Toyota, Justice Department Reach Settlement On Recall
DAVID GREENE, HOST:
We're going to shift now to some news out this morning. The U.S. Justice Department has reached a huge settlement of over a billion dollars with Toyota over how the automaker handled a recall of vehicles that had unintended acceleration.
To tell us more about this, we're joined by NPR's Brian Naylor. And Brian, this is a whole lot of money. Can you explain how the settlement is working?
BRIAN NAYLOR, BYLINE: It is, David - $1.2 billion announced by Attorney General Eric Holder and Transportation Secretary Anthony Foxx, the largest criminal penalty ever levied against an auto company. It surrounds, as you say, the problem that Toyota cars had in the early 2000s with unintended acceleration. There were several deaths reported as a result of cars suddenly taking off, seemingly out of control. So Toyota has agreed after a prosecution by the U.S. Attorney's Office and the Justice Department to pay $1.2 billion. There will be an external monitor to oversee the company's adherence to the settlement. The attorney general said that Toyota's conduct was shameful.
GREENE: So is the prosecution over now with the settlement?
NAYLOR: Well, the prosecution is put on hiatus, basically...
NAYLOR: ...as long as Toyota lives up to the details of the agreement. There will be an external monitor appointed to make sure the company lives up to its end of the deal.
GREENE: One of the interesting things here, Brian, that this is about, we should say, how Toyota handled all of these questions. Separately, there's still questions about whether there was actually anything structurally wrong, an actual defect with these vehicles, right?
NAYLOR: Right. Let me just take you back. There were reports that Toyotas were suddenly accelerating. There was a case in California where an off-duty highway patrol officer was in a borrowed Lexus and it took off at over 120 miles an hour reportedly, and he and his family members were killed. The National Highway Traffic Safety Administration launched an investigation. There were congressional hearings. And a lot of the speculation centered on the gas pedals and the accelerator assembly. But they were never able to determine there were any faults with that assembly. Instead, they put the blame on floor mats, which apparently would become untethered and slide into the accelerator and press the gas pedal down into position.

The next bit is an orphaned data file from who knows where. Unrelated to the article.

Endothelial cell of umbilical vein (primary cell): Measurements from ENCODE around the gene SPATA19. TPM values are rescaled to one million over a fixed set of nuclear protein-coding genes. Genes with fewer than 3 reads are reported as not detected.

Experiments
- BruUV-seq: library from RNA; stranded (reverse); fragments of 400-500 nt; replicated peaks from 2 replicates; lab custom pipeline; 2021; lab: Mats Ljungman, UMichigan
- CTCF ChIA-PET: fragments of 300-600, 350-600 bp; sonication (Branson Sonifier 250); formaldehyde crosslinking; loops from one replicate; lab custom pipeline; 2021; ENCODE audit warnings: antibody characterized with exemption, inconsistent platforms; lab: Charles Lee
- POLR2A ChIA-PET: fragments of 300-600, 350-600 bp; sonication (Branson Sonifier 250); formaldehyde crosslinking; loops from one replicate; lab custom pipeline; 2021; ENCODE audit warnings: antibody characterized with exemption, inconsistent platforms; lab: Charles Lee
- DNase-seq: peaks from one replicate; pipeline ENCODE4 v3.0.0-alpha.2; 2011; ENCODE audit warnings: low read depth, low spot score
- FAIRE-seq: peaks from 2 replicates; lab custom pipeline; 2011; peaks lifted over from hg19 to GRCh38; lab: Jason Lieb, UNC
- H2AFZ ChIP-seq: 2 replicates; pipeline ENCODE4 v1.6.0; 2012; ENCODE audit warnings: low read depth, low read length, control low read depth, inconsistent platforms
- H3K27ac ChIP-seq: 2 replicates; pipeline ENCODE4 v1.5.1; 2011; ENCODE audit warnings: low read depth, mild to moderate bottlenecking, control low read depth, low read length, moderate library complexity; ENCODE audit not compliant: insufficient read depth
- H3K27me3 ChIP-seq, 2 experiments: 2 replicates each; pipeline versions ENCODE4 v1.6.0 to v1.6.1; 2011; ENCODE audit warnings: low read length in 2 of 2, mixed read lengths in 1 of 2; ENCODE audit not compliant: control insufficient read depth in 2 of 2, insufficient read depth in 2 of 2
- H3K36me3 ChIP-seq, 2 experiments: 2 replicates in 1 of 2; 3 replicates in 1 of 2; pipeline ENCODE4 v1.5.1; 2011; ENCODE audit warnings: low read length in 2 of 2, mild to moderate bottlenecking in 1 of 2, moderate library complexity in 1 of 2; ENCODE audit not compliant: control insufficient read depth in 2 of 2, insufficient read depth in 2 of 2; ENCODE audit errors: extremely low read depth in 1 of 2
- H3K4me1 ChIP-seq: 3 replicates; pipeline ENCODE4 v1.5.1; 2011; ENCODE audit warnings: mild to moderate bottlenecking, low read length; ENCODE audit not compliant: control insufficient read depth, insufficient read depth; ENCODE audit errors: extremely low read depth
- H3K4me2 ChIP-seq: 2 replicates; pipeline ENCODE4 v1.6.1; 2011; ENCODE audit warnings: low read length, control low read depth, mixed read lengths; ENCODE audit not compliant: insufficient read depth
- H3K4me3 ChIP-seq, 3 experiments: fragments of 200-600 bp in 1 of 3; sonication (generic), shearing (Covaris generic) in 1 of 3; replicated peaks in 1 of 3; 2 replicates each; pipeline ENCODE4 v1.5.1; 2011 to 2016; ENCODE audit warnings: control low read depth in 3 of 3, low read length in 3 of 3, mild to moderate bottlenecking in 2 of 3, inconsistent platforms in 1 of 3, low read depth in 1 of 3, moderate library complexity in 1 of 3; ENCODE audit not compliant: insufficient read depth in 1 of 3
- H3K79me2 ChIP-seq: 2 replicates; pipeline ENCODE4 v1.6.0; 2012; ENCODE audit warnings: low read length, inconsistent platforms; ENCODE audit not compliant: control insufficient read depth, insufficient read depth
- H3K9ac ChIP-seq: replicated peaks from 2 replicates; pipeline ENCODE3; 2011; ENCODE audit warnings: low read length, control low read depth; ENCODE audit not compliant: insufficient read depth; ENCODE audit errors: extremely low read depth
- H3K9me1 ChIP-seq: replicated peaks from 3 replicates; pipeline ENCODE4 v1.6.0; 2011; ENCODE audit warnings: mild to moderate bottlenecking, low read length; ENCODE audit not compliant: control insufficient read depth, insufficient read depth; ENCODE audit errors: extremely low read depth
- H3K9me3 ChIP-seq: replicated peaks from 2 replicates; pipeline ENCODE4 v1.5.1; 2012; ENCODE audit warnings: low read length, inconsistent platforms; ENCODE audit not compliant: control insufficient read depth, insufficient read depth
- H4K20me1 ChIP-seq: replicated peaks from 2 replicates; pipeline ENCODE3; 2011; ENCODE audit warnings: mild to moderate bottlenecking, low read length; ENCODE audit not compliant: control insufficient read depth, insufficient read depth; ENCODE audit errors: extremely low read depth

GREENE: This is actually about how the automaker was responding to all of these problems.
NAYLOR: Yeah, yeah. Attorney General Holder talked about Toyota intentionally making misleading public statements, concealing from consumers the details of the problems, the delaying of full recall, and said that the company treated this as a public relations problem rather than a public safety emergency.
GREENE: All right. We've been speaking to NPR's Brian Naylor, talking to us about the government settlement - a billion-dollar settlement with Toyota over its handling of recall of vehicles that had unintended acceleration. Brian, thanks a lot.
NAYLOR: Thanks, David.
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